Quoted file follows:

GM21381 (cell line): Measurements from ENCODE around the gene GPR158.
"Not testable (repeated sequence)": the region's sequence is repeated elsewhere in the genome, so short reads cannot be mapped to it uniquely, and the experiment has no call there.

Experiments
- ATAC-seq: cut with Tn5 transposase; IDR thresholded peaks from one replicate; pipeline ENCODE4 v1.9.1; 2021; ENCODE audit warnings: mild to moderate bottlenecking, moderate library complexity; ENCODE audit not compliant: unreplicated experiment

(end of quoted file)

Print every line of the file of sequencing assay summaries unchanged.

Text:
GM21381 (cell line): Measurements from ENCODE around the gene GPR158.
"Not testable (repeated sequence)": the region's sequence is repeated elsewhere in the genome, so short reads cannot be mapped to it uniquely, and the experiment has no call there.

Experiments
- ATAC-seq: cut with Tn5 transposase; IDR thresholded peaks from one replicate; pipeline ENCODE4 v1.9.1; 2021; ENCODE audit warnings: mild to moderate bottlenecking, moderate library complexity; ENCODE audit not compliant: unreplicated experiment